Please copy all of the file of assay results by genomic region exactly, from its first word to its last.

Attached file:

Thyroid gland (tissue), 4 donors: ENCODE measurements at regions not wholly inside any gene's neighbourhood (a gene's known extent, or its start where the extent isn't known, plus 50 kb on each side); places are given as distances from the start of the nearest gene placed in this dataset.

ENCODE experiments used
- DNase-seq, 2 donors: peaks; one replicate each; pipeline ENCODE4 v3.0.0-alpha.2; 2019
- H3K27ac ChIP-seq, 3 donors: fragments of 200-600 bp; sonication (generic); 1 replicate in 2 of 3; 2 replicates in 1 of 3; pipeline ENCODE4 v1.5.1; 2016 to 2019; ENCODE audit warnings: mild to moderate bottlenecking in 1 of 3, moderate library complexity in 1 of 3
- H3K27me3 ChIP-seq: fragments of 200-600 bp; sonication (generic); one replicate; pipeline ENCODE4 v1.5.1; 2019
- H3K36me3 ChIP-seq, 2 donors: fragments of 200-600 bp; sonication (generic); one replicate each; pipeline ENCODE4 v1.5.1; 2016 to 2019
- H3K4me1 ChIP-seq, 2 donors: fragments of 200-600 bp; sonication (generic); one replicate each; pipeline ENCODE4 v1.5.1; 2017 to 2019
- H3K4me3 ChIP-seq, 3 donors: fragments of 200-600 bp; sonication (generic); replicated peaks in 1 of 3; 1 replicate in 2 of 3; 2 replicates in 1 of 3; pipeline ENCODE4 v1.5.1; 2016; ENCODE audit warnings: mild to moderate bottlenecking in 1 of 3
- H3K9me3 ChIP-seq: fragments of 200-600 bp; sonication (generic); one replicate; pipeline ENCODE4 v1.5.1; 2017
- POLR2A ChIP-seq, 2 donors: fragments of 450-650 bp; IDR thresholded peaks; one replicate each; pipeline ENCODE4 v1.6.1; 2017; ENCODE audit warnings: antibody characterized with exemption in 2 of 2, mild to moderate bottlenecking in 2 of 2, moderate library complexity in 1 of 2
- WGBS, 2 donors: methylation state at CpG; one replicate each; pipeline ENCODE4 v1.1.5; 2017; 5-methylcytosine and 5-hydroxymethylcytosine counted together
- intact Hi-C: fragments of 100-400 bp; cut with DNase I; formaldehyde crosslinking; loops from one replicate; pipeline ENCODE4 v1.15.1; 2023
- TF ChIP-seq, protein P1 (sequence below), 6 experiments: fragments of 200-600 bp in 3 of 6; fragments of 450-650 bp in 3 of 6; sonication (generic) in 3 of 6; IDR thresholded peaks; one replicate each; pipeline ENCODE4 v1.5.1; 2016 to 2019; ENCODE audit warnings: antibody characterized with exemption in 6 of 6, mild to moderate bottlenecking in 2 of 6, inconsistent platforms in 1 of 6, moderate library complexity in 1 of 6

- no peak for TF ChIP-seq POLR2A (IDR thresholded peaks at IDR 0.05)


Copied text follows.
Thyroid gland (tissue), 4 donors: ENCODE measurements at regions not wholly inside any gene's neighbourhood (a gene's known extent, or its start where the extent isn't known, plus 50 kb on each side); places are given as distances from the start of the nearest gene placed in this dataset.

ENCODE experiments used
- DNase-seq, 2 donors: peaks; one replicate each; pipeline ENCODE4 v3.0.0-alpha.2; 2019
- H3K27ac ChIP-seq, 3 donors: fragments of 200-600 bp; sonication (generic); 1 replicate in 2 of 3; 2 replicates in 1 of 3; pipeline ENCODE4 v1.5.1; 2016 to 2019; ENCODE audit warnings: mild to moderate bottlenecking in 1 of 3, moderate library complexity in 1 of 3
- H3K27me3 ChIP-seq: fragments of 200-600 bp; sonication (generic); one replicate; pipeline ENCODE4 v1.5.1; 2019
- H3K36me3 ChIP-seq, 2 donors: fragments of 200-600 bp; sonication (generic); one replicate each; pipeline ENCODE4 v1.5.1; 2016 to 2019
- H3K4me1 ChIP-seq, 2 donors: fragments of 200-600 bp; sonication (generic); one replicate each; pipeline ENCODE4 v1.5.1; 2017 to 2019
- H3K4me3 ChIP-seq, 3 donors: fragments of 200-600 bp; sonication (generic); replicated peaks in 1 of 3; 1 replicate in 2 of 3; 2 replicates in 1 of 3; pipeline ENCODE4 v1.5.1; 2016; ENCODE audit warnings: mild to moderate bottlenecking in 1 of 3
- H3K9me3 ChIP-seq: fragments of 200-600 bp; sonication (generic); one replicate; pipeline ENCODE4 v1.5.1; 2017
- POLR2A ChIP-seq, 2 donors: fragments of 450-650 bp; IDR thresholded peaks; one replicate each; pipeline ENCODE4 v1.6.1; 2017; ENCODE audit warnings: antibody characterized with exemption in 2 of 2, mild to moderate bottlenecking in 2 of 2, moderate library complexity in 1 of 2
- WGBS, 2 donors: methylation state at CpG; one replicate each; pipeline ENCODE4 v1.1.5; 2017; 5-methylcytosine and 5-hydroxymethylcytosine counted together
- intact Hi-C: fragments of 100-400 bp; cut with DNase I; formaldehyde crosslinking; loops from one replicate; pipeline ENCODE4 v1.15.1; 2023
- TF ChIP-seq, protein P1 (sequence below), 6 experiments: fragments of 200-600 bp in 3 of 6; fragments of 450-650 bp in 3 of 6; sonication (generic) in 3 of 6; IDR thresholded peaks; one replicate each; pipeline ENCODE4 v1.5.1; 2016 to 2019; ENCODE audit warnings: antibody characterized with exemption in 6 of 6, mild to moderate bottlenecking in 2 of 6, inconsistent platforms in 1 of 6, moderate library complexity in 1 of 6

- no peak for TF ChIP-seq POLR2A (IDR thresholded peaks at IDR 0.05)